Tutu: The African Monalisa
by Damilola Adedeji
The artwork by Ben Enwonwu titled Tutu is a symbol of Nigerian Pride. It was painted in 1947 and is the portrait of Ile-Ife princess Adetutu Ademiluyi. The painting, which was last seen in 1957 added to the mystery as it, only resurfaced in 2018 in a London flat.
It is recorded that Ben Enwonwu painted three different versions of Tutu and they all went missing until it resurfaced this year. The background to the story details that the painter would go around local villages and sketch local scenes and figures, and on one of such occasions he encountered the princess and unaware of her status requested to do her portrait.
This painting is a symbol of reconciliation because the painter was Igbo and the princess was from the Yoruba tribe and was known all over Nigeria especially after the bloody Nigerian- Biafran war.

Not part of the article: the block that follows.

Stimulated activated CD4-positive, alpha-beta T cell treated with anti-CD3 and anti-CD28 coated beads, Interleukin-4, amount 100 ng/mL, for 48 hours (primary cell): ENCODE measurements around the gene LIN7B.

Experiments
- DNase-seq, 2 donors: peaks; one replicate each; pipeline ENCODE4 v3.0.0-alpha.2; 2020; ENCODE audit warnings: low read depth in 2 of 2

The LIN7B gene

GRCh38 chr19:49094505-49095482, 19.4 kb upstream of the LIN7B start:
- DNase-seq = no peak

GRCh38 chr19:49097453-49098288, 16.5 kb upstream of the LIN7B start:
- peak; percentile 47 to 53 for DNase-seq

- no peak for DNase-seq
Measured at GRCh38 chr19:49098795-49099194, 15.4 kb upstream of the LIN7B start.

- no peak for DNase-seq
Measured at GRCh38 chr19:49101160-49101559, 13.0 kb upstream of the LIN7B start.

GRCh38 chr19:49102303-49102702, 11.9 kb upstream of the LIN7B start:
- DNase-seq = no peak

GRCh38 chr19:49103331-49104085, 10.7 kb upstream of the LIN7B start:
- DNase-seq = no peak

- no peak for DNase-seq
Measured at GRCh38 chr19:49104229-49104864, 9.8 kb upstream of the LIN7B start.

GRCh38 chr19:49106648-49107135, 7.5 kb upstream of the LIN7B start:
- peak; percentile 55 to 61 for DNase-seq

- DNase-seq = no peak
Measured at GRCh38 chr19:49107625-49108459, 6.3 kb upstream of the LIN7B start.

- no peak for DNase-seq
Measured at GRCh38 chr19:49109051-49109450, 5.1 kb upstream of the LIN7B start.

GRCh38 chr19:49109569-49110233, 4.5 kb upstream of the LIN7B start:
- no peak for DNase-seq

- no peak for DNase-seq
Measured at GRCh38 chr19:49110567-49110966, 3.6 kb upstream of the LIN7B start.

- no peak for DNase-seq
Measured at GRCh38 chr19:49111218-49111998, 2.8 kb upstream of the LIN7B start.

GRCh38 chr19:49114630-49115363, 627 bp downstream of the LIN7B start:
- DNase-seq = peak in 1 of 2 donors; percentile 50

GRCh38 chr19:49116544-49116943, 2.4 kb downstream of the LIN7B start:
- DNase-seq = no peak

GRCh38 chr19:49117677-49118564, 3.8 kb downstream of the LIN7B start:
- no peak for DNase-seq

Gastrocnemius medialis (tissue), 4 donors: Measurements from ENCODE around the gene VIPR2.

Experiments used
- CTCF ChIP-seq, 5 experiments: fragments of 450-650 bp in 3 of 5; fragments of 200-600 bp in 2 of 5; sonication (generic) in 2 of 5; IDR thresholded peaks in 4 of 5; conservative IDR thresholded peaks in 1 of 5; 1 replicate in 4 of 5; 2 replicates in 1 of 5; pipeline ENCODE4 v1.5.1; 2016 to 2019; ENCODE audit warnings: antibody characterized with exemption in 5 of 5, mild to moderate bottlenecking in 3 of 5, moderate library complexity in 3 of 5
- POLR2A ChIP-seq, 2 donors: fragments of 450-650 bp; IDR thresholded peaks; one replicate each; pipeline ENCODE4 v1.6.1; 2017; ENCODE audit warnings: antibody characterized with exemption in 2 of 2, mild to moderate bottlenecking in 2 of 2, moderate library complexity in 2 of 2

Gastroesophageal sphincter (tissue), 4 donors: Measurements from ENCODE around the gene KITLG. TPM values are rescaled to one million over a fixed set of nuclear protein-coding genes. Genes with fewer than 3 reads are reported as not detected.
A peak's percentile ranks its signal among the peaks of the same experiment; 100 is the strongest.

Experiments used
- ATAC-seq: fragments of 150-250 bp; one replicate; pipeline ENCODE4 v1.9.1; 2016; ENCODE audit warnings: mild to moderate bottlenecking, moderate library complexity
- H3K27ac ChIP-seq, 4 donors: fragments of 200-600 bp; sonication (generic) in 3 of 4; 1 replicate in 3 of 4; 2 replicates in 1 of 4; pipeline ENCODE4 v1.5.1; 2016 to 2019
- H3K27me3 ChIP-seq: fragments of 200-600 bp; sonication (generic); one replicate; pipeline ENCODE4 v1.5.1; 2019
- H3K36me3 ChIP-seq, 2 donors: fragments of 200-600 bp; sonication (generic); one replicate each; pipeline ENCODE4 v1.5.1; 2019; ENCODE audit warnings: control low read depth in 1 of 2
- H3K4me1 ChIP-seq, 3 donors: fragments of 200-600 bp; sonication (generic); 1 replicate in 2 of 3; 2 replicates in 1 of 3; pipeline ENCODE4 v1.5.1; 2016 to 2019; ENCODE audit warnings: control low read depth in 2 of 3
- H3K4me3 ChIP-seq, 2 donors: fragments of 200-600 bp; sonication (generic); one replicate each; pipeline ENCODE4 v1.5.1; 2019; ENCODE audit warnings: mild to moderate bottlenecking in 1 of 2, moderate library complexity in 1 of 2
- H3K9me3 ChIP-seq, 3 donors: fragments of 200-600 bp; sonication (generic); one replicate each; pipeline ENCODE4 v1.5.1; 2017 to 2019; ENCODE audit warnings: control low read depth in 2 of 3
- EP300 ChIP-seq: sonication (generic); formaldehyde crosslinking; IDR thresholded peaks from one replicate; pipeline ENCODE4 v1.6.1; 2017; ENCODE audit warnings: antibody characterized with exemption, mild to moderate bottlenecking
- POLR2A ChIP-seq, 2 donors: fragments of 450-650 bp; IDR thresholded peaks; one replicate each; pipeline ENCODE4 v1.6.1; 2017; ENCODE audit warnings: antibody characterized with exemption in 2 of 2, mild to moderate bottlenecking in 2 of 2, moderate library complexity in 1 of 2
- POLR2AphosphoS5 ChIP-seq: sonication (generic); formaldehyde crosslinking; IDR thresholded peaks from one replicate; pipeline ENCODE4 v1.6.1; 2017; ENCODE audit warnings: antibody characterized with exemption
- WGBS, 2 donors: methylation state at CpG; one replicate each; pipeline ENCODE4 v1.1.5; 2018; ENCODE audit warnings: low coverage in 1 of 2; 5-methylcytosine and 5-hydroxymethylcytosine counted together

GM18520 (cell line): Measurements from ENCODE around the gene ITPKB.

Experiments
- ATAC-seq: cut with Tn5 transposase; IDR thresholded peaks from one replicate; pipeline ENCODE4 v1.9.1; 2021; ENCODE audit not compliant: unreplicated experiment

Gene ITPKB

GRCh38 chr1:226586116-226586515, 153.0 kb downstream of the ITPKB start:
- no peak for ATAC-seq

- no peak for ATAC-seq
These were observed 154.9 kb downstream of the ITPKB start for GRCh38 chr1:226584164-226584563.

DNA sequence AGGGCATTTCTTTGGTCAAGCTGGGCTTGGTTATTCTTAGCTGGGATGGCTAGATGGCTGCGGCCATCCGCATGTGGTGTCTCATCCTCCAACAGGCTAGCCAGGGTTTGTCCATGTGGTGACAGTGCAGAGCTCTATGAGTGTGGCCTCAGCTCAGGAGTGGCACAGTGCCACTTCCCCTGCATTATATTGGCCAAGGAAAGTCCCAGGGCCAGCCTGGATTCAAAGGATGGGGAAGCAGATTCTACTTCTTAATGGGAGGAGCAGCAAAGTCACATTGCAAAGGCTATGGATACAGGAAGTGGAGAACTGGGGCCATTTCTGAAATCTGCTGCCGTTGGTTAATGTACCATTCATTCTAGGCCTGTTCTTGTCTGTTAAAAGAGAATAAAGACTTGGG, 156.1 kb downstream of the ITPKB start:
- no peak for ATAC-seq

Giles Peppiatt, director of Modern African Art at Bonhams, discovered the portrait after a north London family contacted him due to recent sales of Nigerian artworks. The father of the North London family bought the portrait in 1957 when it was auctioned at the Italian embassy in Lagos Nigeria.
Ben who was born on the 14th July 1921 was regarded as the father of Nigerian Modernism. He was the son of a renowned sculptor and it was shown that he quickly picked up the art.
Other works of Ben Enwonwu included Yoruba women pounding cassava, Girls in waiting and African dances Shadows of Rhythms amongst others. Sadly, Ben Enwonwu died on the 5th of February 1994 at the age of 73 in Ikoyi, Lagos.
The artwork was estimated to be sold for around 250,000 euros to 282, 000 euros but it surpassed the estimate given. The portrait was auctioned on the 28th of February 2018 at London and Lagos jointly by the Bonham’s African art department in London.
The painting was finally auctioned off the whopping sum of 1.4 million Euros. This is a precedent for the painter and the masterpiece which represented a symbol of pride for Nigeria.
Damilola Adedeji is a communicator who enjoys creative writing and political discourse. Also an advertising and public relations enthusiast.